Duration: 10 months, Weekday
Very simply the invention of the movie camera in the late 19th century started the miracle called Cinema. From extremely basic hand-cranked devices to the extremely sophisticated film and HD cameras of today—the history of cinematography is synonymous with the history of Cinema itself.
The persons looking through the viewfinder, controlling aperture, focus, shutter angle and lighting are the magicians called Cinematographers.
As Sven Nyquist, a world-renowned cinematographer puts it "The art of cinematography is nothing but the art of painting with light". But artistry apart, Cinematography is also a highly technical field. A good Cinematographer needs to know the physics of optics, the chemistry of laboratory processing, the electronics of video cameras and the mathematics of exposure.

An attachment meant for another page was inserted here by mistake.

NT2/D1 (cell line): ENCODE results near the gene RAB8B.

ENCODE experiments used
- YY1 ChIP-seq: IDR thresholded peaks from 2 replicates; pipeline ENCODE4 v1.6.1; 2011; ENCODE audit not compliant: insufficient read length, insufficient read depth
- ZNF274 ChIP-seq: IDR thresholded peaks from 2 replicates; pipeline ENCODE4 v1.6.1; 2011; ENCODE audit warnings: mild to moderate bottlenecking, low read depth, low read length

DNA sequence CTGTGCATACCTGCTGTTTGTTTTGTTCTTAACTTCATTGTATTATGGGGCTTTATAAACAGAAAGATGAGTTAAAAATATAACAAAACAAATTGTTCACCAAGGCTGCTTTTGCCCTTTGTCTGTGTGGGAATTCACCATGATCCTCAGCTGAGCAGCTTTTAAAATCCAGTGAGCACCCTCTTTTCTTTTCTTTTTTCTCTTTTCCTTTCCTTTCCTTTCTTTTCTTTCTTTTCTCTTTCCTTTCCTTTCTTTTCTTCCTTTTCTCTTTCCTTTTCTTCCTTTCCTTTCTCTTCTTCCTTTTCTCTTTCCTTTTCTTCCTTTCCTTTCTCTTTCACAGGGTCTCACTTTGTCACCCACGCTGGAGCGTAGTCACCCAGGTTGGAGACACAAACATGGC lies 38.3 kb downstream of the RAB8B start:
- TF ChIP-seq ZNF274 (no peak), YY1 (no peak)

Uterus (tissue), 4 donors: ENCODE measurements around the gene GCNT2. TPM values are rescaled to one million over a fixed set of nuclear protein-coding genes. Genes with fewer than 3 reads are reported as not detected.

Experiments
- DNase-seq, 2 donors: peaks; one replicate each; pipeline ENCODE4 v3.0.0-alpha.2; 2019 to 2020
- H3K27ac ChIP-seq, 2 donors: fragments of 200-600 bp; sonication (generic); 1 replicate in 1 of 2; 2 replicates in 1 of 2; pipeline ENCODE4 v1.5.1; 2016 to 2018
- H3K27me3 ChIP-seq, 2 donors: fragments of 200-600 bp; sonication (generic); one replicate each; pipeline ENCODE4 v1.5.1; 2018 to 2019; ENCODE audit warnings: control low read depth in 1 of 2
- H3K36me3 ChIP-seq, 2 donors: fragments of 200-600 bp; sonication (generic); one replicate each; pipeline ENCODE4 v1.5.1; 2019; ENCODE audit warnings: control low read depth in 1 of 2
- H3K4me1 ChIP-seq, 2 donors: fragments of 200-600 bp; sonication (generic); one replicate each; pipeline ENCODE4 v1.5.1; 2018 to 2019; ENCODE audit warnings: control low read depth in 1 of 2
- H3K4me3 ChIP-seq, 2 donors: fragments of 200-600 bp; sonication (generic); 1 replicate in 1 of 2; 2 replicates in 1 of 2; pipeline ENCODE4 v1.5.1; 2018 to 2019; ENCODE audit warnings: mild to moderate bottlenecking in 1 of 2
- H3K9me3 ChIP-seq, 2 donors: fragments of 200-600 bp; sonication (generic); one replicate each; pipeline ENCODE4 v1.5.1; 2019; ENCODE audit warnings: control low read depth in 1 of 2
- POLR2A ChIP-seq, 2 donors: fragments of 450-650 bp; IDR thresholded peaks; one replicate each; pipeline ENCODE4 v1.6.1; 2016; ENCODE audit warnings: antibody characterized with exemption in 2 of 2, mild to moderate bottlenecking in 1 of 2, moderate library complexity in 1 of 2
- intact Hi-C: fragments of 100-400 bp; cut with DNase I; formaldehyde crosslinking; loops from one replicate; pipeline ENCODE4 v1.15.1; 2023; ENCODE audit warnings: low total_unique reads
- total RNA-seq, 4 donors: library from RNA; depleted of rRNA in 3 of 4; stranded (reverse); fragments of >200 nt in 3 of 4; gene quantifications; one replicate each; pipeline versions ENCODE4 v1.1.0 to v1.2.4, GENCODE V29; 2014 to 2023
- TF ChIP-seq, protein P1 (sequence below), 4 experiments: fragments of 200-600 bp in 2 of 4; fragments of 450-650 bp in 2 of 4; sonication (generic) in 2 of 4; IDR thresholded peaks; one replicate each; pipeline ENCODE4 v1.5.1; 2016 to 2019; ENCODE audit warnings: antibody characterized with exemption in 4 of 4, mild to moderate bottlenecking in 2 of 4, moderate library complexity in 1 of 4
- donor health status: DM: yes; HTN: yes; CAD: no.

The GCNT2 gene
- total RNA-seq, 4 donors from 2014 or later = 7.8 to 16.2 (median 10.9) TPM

If ever there was a profession that married science and art, it is the profession of Cinematography. It is the Cinematographers who become the "eye" of the Director, transposing his/her vision into unforgettable images that leave an indelible impression on our minds.
The students at DA Film School, are not only given hands-on practical training in film and digital cameras along with extensive lensing and lighting practical’s, but are also given a rigorous input in the aesthetics of image making.
We prepare our students to be able to perform in all kinds of shooting conditions, be it the studio floor, the exterior space or a combination of interior and exterior lighting conditions. We also train them to work as part of a collaborative team and be able to communicate with the Director and understand his or her requirements fully.
Basic Still Photography